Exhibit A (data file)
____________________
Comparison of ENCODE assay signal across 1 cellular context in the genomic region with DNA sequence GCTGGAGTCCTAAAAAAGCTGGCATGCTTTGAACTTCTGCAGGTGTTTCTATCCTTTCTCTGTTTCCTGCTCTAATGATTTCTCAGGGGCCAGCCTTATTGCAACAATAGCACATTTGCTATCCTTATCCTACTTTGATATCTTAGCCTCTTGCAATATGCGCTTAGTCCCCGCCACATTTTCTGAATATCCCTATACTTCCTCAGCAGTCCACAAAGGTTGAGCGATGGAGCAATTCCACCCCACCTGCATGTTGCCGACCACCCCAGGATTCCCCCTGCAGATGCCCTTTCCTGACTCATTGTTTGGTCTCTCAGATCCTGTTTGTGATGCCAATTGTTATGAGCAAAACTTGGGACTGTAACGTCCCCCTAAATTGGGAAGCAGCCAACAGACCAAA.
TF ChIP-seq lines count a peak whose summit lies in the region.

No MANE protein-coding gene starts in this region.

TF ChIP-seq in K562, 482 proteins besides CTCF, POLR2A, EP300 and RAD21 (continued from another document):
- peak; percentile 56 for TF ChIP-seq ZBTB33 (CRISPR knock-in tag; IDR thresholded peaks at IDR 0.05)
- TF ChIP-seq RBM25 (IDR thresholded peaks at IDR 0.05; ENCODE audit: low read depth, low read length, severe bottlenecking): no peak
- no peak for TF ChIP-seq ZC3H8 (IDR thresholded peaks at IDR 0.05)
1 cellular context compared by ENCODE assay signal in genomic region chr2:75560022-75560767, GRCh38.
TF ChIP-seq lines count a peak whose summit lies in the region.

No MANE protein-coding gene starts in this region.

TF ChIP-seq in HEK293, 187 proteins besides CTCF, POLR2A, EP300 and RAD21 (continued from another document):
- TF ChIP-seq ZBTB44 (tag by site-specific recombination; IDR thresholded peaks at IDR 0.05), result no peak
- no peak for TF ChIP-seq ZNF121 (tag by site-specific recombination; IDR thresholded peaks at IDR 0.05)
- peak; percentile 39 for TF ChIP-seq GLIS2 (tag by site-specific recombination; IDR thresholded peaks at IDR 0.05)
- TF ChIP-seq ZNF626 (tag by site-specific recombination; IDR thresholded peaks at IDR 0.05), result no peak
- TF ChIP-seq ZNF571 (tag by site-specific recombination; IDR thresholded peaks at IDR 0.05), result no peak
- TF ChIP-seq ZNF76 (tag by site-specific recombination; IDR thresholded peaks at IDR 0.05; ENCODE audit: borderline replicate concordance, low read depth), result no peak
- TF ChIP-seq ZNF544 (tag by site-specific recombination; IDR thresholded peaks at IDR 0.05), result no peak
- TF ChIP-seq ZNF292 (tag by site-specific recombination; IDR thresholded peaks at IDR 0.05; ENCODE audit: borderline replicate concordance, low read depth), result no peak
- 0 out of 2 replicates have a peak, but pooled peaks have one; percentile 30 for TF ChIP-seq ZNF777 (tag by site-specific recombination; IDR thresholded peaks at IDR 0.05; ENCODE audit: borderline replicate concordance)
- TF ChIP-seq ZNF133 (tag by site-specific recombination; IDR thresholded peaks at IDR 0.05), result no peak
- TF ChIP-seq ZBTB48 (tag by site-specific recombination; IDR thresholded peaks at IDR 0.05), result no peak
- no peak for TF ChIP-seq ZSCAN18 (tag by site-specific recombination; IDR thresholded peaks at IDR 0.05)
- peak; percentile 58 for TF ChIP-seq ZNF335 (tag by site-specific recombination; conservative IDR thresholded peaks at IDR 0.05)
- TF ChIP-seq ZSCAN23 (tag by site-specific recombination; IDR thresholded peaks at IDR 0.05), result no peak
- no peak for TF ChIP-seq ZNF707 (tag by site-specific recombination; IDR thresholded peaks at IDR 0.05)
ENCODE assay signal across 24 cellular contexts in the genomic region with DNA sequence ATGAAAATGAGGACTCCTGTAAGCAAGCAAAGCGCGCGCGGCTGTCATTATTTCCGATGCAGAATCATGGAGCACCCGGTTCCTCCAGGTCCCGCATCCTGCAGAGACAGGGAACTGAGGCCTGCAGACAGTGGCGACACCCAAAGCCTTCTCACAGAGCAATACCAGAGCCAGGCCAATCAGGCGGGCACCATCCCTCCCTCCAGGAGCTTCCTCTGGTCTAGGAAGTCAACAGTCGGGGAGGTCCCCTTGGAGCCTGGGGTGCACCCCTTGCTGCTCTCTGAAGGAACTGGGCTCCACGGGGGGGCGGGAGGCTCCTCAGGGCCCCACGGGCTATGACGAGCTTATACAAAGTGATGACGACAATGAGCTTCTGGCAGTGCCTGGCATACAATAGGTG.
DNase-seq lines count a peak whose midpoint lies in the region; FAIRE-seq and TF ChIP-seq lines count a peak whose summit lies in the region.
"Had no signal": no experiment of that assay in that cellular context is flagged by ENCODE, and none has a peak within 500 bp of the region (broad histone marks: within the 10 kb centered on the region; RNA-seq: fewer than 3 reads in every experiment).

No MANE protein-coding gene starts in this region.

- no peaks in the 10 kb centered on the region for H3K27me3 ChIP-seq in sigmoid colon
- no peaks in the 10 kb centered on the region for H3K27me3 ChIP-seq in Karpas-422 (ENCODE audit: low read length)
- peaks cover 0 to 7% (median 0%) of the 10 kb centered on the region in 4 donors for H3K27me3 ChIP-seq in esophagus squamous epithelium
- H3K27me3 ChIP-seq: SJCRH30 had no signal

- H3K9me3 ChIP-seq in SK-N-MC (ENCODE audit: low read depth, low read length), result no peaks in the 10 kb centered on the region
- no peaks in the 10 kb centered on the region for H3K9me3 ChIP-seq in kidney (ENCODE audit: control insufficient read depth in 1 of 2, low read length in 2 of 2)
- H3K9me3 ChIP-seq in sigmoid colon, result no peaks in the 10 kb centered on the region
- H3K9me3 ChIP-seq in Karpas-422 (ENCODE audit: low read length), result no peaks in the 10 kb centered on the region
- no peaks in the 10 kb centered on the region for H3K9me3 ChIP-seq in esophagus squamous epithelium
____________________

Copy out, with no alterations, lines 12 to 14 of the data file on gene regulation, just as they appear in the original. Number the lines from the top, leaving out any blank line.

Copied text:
- TF ChIP-seq ZBTB44 (tag by site-specific recombination; IDR thresholded peaks at IDR 0.05), result no peak
- no peak for TF ChIP-seq ZNF121 (tag by site-specific recombination; IDR thresholded peaks at IDR 0.05)
- peak; percentile 39 for TF ChIP-seq GLIS2 (tag by site-specific recombination; IDR thresholded peaks at IDR 0.05)